The Spook’s Secret – The dark is growing in power
The Spook’s Curse – Is his fate already sealed?
The Spook’s Mistake – It’s a fight to the death
17. What is the date of D-Day? 18. What is the capital of Indonesia? 19. What year were the Winter Olympics first held? A) 1896 b) 1924 c) 1956 20. What is the only even prime number?
Page 12 - Cranbrook Chronicle
Quiz Answers CHN Sonny Liston England Brett Lee New York British A Taj Mahal Elba d a Barry O’Farrell False Mt Kosciusko culs-de-sac 76 6 June Jakarta B 2
4. Which Australian cricketer retired from Test Cricket last week?
1. 2. 3. 4. 5. 6. 7. 8. 9. 10. 11. 12. 13. 14. 15. 16. 17. 18. 19. 20.
Snap Shot By Barnaby Goodman and Tim Golubev Elliott Ng stresses over Maths test
Rupert Coy and Tim Brown practise their chess skils
Charles McKinley and Aaron Stern practising for the up and coming rugby season
George Marchant and Andre Frino preparing for the Year 11 Art Site Day
Guitarist in Chapel
Davidson celebrates their Year 7 basketball victory
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Knitting for Ladakh, 2010
ver the last few years, an increasing number of people throughout Australia and the world have been knitting for AIDS babies, first in Malawi and now in other areas, including countries in Eastern Europe. In 2007 the Cranbrook community came together, initially to knit for these babies but, just as we came together, the overwhelming response of Australian knitters led the organisers to shut down their project. It was then that we decided to knit for the children of the Ladakh area of Kashmir near the Chinese border. Cranbrook Explorers and Travellers Overseas Partnership (CETOP) had visited Nepal over a number of years, spending time in a village there and supporting the building of a hospital. However, the political situation in Nepal became too dangerous for members of CETOP to visit. Since then members of CETOP have been involved in building a school for children aged three to five years in a village in the Himalayas close to the border with China called Shera. In September 2007, the members of the School family, who travelled to the opening of the first stage
of the school, carried 25 kg of knitted articles to be distributed in the area: 136 jumpers, 120 caps and 20 dolls. There are three small villages in the local area and it was decided that our knitting would be distributed in all these villages. At the same time Mr Lock travelled to Nepal during the summer holidays 2007/2008 and took a number of jumpers, caps and dolls
items with them. So far we have about 130 jumpers, beanies, dolls, scarves and rugs but we would like to send many more. So, again, we are calling on the School community and friends to help us. The original patterns designed for totally different climactic needs in Malawi have been altered, particularly in the length of the sleeves, to give the children increased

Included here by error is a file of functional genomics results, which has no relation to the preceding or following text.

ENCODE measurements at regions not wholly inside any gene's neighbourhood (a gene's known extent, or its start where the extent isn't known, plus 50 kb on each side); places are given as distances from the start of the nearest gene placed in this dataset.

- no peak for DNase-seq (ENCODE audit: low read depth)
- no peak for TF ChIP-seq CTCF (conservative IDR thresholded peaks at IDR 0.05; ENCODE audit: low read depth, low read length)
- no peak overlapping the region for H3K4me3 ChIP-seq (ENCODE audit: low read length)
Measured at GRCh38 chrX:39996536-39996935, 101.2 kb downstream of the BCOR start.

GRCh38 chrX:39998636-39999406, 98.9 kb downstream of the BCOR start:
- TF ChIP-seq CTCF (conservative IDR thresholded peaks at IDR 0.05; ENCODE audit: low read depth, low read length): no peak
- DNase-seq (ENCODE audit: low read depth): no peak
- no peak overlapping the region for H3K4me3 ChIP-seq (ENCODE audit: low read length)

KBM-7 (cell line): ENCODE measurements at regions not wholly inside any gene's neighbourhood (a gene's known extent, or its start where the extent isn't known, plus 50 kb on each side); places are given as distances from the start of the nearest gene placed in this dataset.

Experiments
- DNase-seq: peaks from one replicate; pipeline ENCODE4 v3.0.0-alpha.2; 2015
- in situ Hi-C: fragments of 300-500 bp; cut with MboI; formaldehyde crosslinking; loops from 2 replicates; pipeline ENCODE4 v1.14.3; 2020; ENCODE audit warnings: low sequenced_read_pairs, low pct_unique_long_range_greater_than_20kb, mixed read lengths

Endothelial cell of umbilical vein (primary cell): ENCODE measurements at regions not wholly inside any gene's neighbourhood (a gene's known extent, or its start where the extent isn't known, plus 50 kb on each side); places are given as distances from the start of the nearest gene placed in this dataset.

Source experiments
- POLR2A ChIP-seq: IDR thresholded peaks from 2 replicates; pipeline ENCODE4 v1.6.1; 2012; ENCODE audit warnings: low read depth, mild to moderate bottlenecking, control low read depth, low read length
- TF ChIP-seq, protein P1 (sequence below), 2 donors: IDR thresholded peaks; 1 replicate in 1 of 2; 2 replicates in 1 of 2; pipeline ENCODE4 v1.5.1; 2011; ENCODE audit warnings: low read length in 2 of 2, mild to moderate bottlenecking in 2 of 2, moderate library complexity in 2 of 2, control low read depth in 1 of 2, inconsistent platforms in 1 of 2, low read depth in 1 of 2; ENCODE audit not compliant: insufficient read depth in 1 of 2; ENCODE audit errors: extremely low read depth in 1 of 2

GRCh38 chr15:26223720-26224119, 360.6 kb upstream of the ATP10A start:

now and can be found on the School’s website: www.cranbrook.nsw.edu.au in the Parents Association and Old Cranbrookians sections in About Us, and on the School’s portal at portal.cranbrook.nsw.edu.au in the Parents Association section. To access the portal use your son’s login in and password. There will be, as there has been in previous years, morning tea at the Headmaster’s House on Wednesday mornings from 10.30am to 12.30pm but this year it will be held in Term 2 (the group leaves at the end of the term) starting on Wednesday 21 April. Please feel free to drop in to meet fellow knitters and admire the growing pile of goodies – many people have knitted over the summer. If you can’t knit and would like to learn or your skills are a bit rusty
with him, and in 2009 CETOP returned to Nepal and took more knitted items with them In 2010, CETOP members will be travelling to Ladakh, leaving at the end of Term 2 on Monday June 28, and we would like to send more woollen
protection against the harsh weather in the region. As the 2010 expedition is to Ladakh we really want to concentrate on making the larger jumpers which will fit the school children. The patterns are available
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please come and we’ll get you going – just bring some needles as I have wool that has been donated by friends of the School which is available for use. Sally Madin, 02 9327 3341 firstname.lastname@example.org
Chronicle Ads Day Boarding at Cranbrook
Cranbrook is pleased to announce the introduction of its new Day Boarding Program for Years 7–12. This program provides current day students with the opportunity to make use of the School’s boarding and other facilities from 3.15pm Monday – Thursday. Boys participating in the program receive afternoon tea and dinner, and have access to changing and storage facilities. Their homework is supervised within the boarding system between 6.30pm and 8.30pm. Parents will collect their sons at 8.30pm. Families can elect to participate in the program one, two, three or all four days per week.
For further information please contact our Admissions Department at enrol@cranbrook. nsw.edu.au.